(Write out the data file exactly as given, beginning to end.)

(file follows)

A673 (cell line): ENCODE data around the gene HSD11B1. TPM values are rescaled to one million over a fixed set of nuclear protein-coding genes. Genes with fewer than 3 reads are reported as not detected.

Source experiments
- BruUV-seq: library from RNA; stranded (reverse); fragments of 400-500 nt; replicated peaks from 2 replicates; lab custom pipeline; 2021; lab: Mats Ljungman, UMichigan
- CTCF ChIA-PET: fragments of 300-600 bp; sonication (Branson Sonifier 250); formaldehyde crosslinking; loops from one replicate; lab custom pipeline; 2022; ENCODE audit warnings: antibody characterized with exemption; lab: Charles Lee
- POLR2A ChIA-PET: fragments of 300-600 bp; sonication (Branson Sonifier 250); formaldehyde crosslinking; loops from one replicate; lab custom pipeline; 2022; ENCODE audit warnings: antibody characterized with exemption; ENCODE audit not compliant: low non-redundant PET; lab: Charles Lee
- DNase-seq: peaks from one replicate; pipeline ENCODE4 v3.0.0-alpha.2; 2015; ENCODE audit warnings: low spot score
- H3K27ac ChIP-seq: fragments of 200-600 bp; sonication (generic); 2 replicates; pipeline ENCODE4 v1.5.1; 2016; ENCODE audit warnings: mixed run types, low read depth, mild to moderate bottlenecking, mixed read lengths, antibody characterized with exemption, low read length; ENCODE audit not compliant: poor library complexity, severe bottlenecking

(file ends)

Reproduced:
A673 (cell line): ENCODE data around the gene HSD11B1. TPM values are rescaled to one million over a fixed set of nuclear protein-coding genes. Genes with fewer than 3 reads are reported as not detected.

Source experiments
- BruUV-seq: library from RNA; stranded (reverse); fragments of 400-500 nt; replicated peaks from 2 replicates; lab custom pipeline; 2021; lab: Mats Ljungman, UMichigan
- CTCF ChIA-PET: fragments of 300-600 bp; sonication (Branson Sonifier 250); formaldehyde crosslinking; loops from one replicate; lab custom pipeline; 2022; ENCODE audit warnings: antibody characterized with exemption; lab: Charles Lee
- POLR2A ChIA-PET: fragments of 300-600 bp; sonication (Branson Sonifier 250); formaldehyde crosslinking; loops from one replicate; lab custom pipeline; 2022; ENCODE audit warnings: antibody characterized with exemption; ENCODE audit not compliant: low non-redundant PET; lab: Charles Lee
- DNase-seq: peaks from one replicate; pipeline ENCODE4 v3.0.0-alpha.2; 2015; ENCODE audit warnings: low spot score
- H3K27ac ChIP-seq: fragments of 200-600 bp; sonication (generic); 2 replicates; pipeline ENCODE4 v1.5.1; 2016; ENCODE audit warnings: mixed run types, low read depth, mild to moderate bottlenecking, mixed read lengths, antibody characterized with exemption, low read length; ENCODE audit not compliant: poor library complexity, severe bottlenecking